It is very clear that what one person believes is the way that a Christian should live and legislate for our country, can be very different from another persons view. So what causes some good Christians to deny their faith and follow party policy?

    Basically there are no longer sufficient numbers of Christians to enter politics and make a difference. (There are no longer sufficient Christians in the land!). So what comes first, the chicken or the egg when it comes to restoring a society that that is accommodating to the way a Christian should be.

    Others have written here that legislation should fit with all faiths and none. This has been a ‘Christian’ nation since the 8th or 9th century and our sovereign rules over her subjects as a Christian Monarch and her Government should follow in her tenets.

    I understand Cranmer’s position but how is the Conservative Party different from all the others? Considering their record with Cameron in charge, there is not a lot to chose between them.

    However one last point. If a person was guilty of murder, would you let them continue in their position just because they were seen to be good at it?

    • David

      Well said !
      You’ve followed a similar path to me.

  • Well, we know UKIP isn’t a Christian party and, in some respects, is using faith as a hook for preserving English identity. The question for Christians, it seems to Jack, is: does it matter? Will they help hold back the tide of secularism, multiculturalism and the marginalisation of Christianity? Even if they are elected in only a few seats, might national support for them cause the Conservative Party to remove David Cameron return to its true supporters?

    • dannybhoy

      That’s right, it’s not a Christian party, but it is a party which believes in self determination, creating a strong economy, training our own people to become doctors, nurses, engineers and scientists instead of enticing them away from their own country.
      UKIP believes in a strong military and a unified system of health and social care. If our country no longer matters, and its defence no longer matters because Brussels has taken over anyway, why don’t the other parties just admit it?
      Because they daren’t.

      • Dominic Stockford

        Unfortunately UKIP don’t really do God, they just talk about Him more than anyone else.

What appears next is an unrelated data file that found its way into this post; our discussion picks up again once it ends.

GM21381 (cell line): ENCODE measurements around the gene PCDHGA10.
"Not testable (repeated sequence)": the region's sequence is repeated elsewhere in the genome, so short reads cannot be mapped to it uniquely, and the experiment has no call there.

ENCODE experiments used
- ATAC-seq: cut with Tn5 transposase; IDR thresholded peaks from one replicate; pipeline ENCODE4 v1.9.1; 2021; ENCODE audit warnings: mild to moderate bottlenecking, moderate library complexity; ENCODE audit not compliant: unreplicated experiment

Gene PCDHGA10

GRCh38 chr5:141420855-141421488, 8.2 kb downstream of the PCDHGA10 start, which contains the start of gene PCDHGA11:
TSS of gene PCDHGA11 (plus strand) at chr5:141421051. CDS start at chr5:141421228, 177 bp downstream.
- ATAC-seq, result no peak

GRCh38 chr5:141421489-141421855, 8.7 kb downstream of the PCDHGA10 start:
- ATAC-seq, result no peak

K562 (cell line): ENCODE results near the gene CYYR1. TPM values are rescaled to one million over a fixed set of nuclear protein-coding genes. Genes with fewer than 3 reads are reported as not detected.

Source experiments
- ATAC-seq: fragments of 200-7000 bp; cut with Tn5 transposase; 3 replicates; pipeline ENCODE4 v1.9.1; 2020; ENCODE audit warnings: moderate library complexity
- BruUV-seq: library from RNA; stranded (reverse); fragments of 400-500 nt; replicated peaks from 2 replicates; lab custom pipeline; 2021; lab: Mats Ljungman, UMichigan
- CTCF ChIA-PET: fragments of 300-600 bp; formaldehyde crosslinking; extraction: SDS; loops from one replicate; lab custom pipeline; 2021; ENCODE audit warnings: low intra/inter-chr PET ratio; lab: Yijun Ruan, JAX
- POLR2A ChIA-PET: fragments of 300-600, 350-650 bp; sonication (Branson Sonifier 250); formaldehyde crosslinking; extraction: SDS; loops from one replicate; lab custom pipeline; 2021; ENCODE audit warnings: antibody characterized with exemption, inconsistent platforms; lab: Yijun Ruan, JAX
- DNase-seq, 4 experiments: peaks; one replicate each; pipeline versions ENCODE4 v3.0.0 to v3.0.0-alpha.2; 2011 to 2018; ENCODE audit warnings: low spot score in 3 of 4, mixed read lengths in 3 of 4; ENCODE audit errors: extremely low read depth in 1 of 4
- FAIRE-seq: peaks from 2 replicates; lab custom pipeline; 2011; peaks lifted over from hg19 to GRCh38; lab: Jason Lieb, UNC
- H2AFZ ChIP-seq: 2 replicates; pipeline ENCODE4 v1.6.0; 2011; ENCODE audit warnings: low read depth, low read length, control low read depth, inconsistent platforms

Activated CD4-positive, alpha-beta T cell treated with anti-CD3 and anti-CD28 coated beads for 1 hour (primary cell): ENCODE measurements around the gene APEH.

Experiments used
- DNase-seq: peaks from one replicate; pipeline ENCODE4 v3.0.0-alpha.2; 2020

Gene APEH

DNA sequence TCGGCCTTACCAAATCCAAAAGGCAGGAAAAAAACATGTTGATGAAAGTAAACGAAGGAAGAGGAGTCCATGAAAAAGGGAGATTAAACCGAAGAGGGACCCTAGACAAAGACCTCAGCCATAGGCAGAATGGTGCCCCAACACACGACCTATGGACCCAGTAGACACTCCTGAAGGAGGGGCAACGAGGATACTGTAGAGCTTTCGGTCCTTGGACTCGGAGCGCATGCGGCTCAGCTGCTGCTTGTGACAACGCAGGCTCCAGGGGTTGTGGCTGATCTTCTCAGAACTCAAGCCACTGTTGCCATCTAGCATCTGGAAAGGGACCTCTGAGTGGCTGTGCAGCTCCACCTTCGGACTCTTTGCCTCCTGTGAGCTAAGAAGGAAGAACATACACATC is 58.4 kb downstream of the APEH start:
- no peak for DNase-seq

• dannybhoy

          It was you I was thinking of Dommy!

        • Anton

          Cameron TALKS about him more, but he certainly doesn’t DO him.

    • Politically__Incorrect

      Jack, as someone else said in this discussion, the other parties will do nothing to preserve freedom of conscience for Christians, in fact they seem to be doing all they can to marginalise them. UKIP has at least started saying the things the other parties are too afraid to say, because they are frightened to be seen to be “doing God”. If nothing else, UKIP has put some spotlight on the issue. Who knows, maybe even the Archbishop of Canterbury will start speaking up for Christians in the UK?

  • Would His Grace be so kind as to critique the SNP, Labour and Conservative
    manifestos in the same manner in which he’s dismantled the UKIP one?

    He knows how to deflate the sails and shred the hopes of UKIP members
    and supporters, pity he hasn’t done the same for the other three.

    Based on track records, Labour and Conservative are more likely to erode
    Christian values and lifestyle even further, whereas UKIP with no
    track record only vision are more likely to uphold and defend what we
    have left. Why!, if they get into office they are more likely to base
    their policies on these values than the others.

    Whilst the article highlights the similarities, the Conservatives are
    nothing but a bunch of lying spivs you know, busy bribing the
    taxpayers with our own money!

    • To His Grace’s (best) knowledge, none of the parties you identify have issued what purports to be a ‘Christian Manifesto’. Ukip’s General Election Manifesto has much to commend it. This one is just crass.

      • Well some might think it crass, but if as you say UKIP are the only party to have dared issue an idea of how they see Christian values fitting in to their vision in this current challenging climate, no need to give them a kicking for it.

      • Inspector General

        Crass defined as ‘grossly stupid’. Just can’t see it applies here. A re-assuring attempt, if you can find one word to describe that, would be more applicable…

  • The Explorer

    Where’s that Linus gone? Silence is ominous; he’s hatching mischief.

    • dannybhoy

      He’s probably preparing for his big day..
      “Don’t do it Linus!!”

      • The Explorer

        Linus believes in SSM. The main opposition, as he sees it, is from Christians. Two ways of dealing with that.